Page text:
Amazon says it will undergo an hourly workforce racial equity audit

Amazon is urging shareholders not to support a proposal requiring it to seek racial equity throughout its workforce.

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Amazon is hiring a law firm to examine how the company’s policies affect racial equity in its hourly workforce, the company said in a statement to shareholders Thursday. The audit will be led by former US Attorney General Loretta Lynch and will become public once completed.

“The focus of the audit will be to assess any racially disparate impacts on our nearly one million American hourly employees resulting from our policies, programs and practices,” the company said in its statement.

The announcement comes ahead of Amazon’s annual shareholder meeting on May 25, when votes will be held on several proposals to overhaul the company’s practices. The proposals include a call for a racial equity audit, which Amazon advises against because it has already taken steps to undergo one. The proposed audit would be broader than the one Amazon organizes, covering salaried staff in addition to the company’s hourly workforce.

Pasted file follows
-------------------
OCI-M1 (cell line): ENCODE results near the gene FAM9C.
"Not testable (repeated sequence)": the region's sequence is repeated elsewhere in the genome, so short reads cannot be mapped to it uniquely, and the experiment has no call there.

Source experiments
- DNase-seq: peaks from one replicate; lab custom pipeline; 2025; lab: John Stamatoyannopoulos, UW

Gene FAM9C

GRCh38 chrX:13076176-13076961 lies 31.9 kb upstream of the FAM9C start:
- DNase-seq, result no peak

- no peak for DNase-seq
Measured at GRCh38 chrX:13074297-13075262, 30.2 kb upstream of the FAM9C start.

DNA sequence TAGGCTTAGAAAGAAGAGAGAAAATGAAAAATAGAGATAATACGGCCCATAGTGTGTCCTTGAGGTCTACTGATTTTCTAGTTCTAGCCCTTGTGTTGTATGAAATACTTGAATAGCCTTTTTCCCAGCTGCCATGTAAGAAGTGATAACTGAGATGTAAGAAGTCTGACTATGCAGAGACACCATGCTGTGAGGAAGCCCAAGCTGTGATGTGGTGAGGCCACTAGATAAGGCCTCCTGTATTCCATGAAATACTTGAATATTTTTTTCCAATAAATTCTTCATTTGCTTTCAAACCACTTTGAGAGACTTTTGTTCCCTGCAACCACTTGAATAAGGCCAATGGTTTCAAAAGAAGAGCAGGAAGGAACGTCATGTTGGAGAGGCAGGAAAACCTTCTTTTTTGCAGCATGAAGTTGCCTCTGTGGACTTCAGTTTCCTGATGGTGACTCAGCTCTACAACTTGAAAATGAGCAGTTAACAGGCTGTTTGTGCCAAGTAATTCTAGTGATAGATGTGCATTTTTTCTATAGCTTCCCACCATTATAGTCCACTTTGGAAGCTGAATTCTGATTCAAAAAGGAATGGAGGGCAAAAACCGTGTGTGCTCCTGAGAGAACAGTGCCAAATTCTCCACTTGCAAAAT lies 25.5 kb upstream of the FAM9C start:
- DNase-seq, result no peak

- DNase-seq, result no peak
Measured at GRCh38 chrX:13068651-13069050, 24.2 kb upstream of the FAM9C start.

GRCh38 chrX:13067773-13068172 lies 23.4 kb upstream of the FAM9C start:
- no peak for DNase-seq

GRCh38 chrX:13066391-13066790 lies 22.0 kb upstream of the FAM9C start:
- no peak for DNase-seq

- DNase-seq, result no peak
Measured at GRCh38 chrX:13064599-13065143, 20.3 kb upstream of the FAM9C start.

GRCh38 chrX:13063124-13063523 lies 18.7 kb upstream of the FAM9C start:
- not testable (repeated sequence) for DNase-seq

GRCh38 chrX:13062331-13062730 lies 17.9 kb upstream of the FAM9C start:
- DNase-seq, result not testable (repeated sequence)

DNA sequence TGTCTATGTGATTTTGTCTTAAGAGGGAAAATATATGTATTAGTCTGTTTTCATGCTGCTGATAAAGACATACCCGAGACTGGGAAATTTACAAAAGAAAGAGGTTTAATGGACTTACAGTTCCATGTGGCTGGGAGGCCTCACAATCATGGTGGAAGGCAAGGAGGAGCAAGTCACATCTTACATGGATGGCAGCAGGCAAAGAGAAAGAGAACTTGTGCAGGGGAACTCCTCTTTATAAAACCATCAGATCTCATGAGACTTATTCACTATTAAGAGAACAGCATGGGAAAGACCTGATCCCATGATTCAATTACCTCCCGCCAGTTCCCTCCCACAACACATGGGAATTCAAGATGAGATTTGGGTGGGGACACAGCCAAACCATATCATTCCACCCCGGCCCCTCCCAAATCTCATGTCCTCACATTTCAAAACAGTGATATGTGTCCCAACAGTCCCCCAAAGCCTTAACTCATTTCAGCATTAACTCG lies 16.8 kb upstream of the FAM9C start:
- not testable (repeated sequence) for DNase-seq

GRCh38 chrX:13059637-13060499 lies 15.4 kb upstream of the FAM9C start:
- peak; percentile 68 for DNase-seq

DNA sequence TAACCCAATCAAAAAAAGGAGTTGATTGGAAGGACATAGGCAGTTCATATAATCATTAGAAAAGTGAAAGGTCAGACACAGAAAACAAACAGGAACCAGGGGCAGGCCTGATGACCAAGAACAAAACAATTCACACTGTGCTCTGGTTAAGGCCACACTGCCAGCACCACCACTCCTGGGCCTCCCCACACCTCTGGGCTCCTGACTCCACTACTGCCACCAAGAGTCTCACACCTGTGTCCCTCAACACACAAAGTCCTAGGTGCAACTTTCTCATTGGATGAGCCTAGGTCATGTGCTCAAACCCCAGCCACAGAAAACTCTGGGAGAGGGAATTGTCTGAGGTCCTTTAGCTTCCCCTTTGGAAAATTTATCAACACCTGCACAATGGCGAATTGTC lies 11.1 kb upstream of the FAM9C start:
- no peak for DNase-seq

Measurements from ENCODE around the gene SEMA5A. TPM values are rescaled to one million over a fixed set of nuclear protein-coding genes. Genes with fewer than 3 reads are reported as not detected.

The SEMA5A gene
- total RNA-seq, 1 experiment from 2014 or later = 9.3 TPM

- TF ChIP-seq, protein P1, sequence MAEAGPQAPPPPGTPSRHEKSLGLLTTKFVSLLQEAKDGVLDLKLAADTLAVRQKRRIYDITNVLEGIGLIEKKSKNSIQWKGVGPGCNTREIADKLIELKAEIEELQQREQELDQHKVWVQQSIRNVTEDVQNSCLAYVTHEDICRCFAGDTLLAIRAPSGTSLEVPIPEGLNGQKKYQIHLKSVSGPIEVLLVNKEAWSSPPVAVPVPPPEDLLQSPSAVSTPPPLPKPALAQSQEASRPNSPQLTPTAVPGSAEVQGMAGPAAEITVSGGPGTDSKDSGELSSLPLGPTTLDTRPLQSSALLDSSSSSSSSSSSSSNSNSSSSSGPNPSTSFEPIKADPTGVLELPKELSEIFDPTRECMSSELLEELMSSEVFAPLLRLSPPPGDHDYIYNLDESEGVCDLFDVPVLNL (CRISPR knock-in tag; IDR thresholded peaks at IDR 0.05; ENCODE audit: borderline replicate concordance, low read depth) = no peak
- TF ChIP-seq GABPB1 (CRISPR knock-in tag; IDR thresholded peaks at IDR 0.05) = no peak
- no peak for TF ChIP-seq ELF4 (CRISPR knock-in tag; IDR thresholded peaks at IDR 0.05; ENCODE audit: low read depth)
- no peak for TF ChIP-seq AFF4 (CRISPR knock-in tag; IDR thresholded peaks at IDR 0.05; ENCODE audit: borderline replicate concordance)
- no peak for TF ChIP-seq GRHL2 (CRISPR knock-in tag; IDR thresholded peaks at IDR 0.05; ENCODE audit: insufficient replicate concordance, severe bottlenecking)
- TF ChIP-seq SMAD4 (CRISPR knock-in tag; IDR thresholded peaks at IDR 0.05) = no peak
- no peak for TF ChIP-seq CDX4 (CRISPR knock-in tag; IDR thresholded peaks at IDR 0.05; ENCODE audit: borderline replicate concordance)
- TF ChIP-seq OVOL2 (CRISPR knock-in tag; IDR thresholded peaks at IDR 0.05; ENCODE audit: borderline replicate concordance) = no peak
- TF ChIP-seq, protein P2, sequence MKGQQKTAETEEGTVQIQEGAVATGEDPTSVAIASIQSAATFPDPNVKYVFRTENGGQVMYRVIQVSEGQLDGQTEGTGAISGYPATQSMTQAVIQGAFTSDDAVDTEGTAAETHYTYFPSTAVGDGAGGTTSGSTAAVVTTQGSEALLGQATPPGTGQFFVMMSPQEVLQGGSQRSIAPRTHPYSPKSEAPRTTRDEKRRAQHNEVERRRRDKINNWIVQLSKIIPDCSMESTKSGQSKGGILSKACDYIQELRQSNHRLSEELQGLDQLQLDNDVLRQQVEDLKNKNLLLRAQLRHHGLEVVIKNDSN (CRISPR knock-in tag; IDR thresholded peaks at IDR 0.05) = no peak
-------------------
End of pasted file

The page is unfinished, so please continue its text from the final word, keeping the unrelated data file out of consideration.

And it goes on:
Amazon has been the target of racial and gender discrimination lawsuits filed by current and former employees at the corporate and hourly levels. Charlotte Newman, a corporate employee who has sued the company for gender and racial discrimination, criticized the company’s audit plan in a tweet Monday that noted that the review would ignore employees like her. “It’s a major exclusion,” she said.

Amazon said the audit will cover most of its workforce. This will not include hourly workers at Whole Foods Market or PillPack.

Another shareholder proposal up for a vote at the May meeting calls for a review to determine whether Amazon’s health and safety policies disproportionately cause injuries among women and people of color. Yet another proposal calls for changing how Amazon reports the median salary of women and people of color. Amazon advised shareholders to vote against these proposals.

Michael A. Bynum